Monday, April 3, 2017

Hawaiian refurbishes A330 cabins as it prepares for A321neos

Hawaiian’s A321neo interior
(Hawaiian Airlines)

Hawaiian Airlines is revamping cabin interiors across the bulk of its fleet with the arrival of its first Airbus A321neos expected in the fourth quarter and a retrofit of its A330s well underway.

“A little under half our A330 fleet has been retrofitted with the new cabins,” Hawaiian SVP-marketing Avi Mannis said. The new A330 cabins include 18 flat beds in first class, 68 premium economy seats, up from 40 and a new total of 278 seats compared with 297 previously.

The airline expects to receive three A321neos in the fourth quarter of 2017 and bring them into service early in 2018. Deliveries were originally scheduled to begin in July, but production problems with the Pratt & Whitney geared turbofan (GTF) engines have caused delays. Hawaiian wants to use the A321neos on routes from the west of the US to Hawaii, Mannis said.

The design of the new cabins includes elements that connect them to Hawaii, such as abstracted patterns of the islands on its economy seat covers, and wave-like stitching. “It’s hospitality-inspired, with threads of Hawaii. There’s a design language consistency between all Hawaiian Airlines products,” said Tim Manson, Design Director of JPA Design, which worked with Hawaiian to design the new cabins. He added that the carrier’s leisure focus means the design team opted for warm tones rather than greys and blues that would conjure up a more corporate image.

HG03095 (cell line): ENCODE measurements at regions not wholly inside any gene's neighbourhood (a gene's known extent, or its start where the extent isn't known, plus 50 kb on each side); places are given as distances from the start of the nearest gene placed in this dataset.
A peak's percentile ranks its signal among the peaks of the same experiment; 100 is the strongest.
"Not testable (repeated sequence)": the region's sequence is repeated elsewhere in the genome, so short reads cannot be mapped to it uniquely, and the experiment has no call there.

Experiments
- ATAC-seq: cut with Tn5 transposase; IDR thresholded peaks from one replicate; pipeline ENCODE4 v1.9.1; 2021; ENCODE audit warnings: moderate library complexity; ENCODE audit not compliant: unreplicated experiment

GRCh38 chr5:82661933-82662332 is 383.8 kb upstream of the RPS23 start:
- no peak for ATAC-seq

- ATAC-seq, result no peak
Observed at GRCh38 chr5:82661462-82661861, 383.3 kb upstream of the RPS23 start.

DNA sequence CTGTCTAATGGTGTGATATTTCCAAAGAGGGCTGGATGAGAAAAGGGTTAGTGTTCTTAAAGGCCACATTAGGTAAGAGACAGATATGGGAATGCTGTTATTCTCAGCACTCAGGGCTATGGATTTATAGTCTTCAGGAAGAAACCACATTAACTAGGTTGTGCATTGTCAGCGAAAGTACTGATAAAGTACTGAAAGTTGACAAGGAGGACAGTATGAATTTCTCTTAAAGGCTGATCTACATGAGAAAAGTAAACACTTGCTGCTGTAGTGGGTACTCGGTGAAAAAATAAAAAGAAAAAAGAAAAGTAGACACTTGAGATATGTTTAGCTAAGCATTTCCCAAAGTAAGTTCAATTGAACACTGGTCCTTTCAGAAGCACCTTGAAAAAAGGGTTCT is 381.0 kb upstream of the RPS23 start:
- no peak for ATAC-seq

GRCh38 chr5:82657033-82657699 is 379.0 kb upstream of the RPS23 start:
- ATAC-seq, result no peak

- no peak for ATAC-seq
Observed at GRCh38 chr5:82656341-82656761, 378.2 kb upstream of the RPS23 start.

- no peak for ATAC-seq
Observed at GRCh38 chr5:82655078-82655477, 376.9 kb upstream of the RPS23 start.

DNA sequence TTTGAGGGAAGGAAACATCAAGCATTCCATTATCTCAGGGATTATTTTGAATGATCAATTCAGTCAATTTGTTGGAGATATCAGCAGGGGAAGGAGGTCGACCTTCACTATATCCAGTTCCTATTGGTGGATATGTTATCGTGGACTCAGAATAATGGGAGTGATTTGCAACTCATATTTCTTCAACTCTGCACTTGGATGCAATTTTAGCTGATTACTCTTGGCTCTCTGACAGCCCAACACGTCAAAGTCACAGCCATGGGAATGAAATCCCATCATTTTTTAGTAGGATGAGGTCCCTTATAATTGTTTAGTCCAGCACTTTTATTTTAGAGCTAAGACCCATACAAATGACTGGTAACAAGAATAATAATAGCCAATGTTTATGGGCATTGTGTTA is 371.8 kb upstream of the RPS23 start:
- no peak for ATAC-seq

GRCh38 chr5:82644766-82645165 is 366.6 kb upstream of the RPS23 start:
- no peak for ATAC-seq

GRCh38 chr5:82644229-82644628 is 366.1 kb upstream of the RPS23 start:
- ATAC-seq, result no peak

They were speaking on the sidelines of the Passenger Experience Conference, part of the annual Aircraft Interiors Expo.

JPA Design and Hawaiian worked to give passengers a long-haul style experience on a narrow-body aircraft, including installing two lavatories mid-way through the A321neo cabin to allow for passengers to move around during inflight meal service, Manson said.

Eight more of the aircraft should enter the Hawaiian fleet in 2018, six in 2019 and one more in 2020, completing the order of 18 aircraft it has in place, Mannis said. By that stage the airline should have phased out its Boeing 767s.

The airline currently operates a fleet of 54 aircraft: 23 Airbus A330s with a 24th scheduled to arrive in October, three ATR-500s, 20 717s—after it recently added two—and eight 767s.

Hawaiian is looking at adding connectivity to its fleet but “we have not yet settled on a service that provides enough bandwidth across the Pacific,” Mannis said. “We’re not convinced we have found exactly the right thing. Being a leisure-focused carrier gives Hawaiian “a bit of a reprieve,” on connectivity, he added.

(Helen Massy-Beresford - ATWOnline News)

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